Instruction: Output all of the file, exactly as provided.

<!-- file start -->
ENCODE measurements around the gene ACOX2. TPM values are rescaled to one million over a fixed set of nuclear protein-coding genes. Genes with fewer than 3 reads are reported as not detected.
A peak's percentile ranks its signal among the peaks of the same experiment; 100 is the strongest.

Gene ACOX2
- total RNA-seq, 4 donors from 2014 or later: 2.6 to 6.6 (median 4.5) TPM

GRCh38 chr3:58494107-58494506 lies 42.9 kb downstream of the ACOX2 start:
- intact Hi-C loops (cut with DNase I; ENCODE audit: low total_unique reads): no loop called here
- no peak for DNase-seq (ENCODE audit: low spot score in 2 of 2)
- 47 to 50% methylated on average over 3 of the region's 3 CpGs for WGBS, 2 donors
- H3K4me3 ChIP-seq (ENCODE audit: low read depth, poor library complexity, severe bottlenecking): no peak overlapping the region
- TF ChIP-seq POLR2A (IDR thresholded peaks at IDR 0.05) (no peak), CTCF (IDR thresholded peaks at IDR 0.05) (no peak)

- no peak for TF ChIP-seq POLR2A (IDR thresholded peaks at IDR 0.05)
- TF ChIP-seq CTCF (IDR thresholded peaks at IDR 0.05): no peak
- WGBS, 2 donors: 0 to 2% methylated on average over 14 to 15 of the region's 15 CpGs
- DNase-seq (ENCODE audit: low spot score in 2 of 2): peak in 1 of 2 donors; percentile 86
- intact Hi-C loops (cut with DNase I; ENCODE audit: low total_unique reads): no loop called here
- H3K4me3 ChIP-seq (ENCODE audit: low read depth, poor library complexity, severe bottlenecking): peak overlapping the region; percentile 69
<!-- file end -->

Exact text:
ENCODE measurements around the gene ACOX2. TPM values are rescaled to one million over a fixed set of nuclear protein-coding genes. Genes with fewer than 3 reads are reported as not detected.
A peak's percentile ranks its signal among the peaks of the same experiment; 100 is the strongest.

Gene ACOX2
- total RNA-seq, 4 donors from 2014 or later: 2.6 to 6.6 (median 4.5) TPM

GRCh38 chr3:58494107-58494506 lies 42.9 kb downstream of the ACOX2 start:
- intact Hi-C loops (cut with DNase I; ENCODE audit: low total_unique reads): no loop called here
- no peak for DNase-seq (ENCODE audit: low spot score in 2 of 2)
- 47 to 50% methylated on average over 3 of the region's 3 CpGs for WGBS, 2 donors
- H3K4me3 ChIP-seq (ENCODE audit: low read depth, poor library complexity, severe bottlenecking): no peak overlapping the region
- TF ChIP-seq POLR2A (IDR thresholded peaks at IDR 0.05) (no peak), CTCF (IDR thresholded peaks at IDR 0.05) (no peak)

- no peak for TF ChIP-seq POLR2A (IDR thresholded peaks at IDR 0.05)
- TF ChIP-seq CTCF (IDR thresholded peaks at IDR 0.05): no peak
- WGBS, 2 donors: 0 to 2% methylated on average over 14 to 15 of the region's 15 CpGs
- DNase-seq (ENCODE audit: low spot score in 2 of 2): peak in 1 of 2 donors; percentile 86
- intact Hi-C loops (cut with DNase I; ENCODE audit: low total_unique reads): no loop called here
- H3K4me3 ChIP-seq (ENCODE audit: low read depth, poor library complexity, severe bottlenecking): peak overlapping the region; percentile 69